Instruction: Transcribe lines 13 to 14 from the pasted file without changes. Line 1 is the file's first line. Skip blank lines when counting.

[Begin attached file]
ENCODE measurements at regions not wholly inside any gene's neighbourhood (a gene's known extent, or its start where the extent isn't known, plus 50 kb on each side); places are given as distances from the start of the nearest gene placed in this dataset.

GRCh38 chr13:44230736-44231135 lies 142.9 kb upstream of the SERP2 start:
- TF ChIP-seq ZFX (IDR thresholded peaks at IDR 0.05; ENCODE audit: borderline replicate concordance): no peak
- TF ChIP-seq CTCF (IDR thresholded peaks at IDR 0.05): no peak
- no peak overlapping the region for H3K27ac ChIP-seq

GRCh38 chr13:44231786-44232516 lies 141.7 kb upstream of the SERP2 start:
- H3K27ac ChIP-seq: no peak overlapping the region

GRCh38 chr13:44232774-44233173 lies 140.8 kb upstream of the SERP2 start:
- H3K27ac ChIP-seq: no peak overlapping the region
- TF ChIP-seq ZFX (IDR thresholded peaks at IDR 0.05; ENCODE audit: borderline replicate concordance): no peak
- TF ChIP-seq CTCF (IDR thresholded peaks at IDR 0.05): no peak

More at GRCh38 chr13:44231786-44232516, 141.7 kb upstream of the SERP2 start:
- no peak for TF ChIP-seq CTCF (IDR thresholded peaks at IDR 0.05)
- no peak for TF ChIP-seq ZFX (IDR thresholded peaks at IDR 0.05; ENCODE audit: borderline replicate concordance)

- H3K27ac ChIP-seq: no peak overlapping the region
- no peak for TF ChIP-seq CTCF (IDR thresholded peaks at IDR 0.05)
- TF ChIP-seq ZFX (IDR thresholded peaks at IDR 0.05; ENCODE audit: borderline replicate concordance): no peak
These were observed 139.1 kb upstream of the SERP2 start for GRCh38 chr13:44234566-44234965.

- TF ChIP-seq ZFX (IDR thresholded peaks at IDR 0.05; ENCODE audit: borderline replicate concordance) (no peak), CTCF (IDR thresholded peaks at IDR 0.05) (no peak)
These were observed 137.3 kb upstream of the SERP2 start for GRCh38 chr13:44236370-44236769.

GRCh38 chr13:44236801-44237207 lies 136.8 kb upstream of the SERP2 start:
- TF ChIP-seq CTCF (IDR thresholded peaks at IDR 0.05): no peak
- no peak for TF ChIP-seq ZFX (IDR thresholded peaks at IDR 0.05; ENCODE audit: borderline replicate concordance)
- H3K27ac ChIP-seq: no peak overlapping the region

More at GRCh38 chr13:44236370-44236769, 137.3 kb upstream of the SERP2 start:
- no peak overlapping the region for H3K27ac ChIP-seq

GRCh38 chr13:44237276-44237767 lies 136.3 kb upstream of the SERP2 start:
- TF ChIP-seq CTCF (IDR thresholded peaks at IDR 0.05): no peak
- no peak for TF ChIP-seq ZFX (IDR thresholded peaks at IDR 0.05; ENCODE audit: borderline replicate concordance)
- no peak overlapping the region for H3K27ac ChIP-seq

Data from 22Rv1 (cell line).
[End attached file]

- no peak for TF ChIP-seq CTCF (IDR thresholded peaks at IDR 0.05)
- no peak for TF ChIP-seq ZFX (IDR thresholded peaks at IDR 0.05; ENCODE audit: borderline replicate concordance)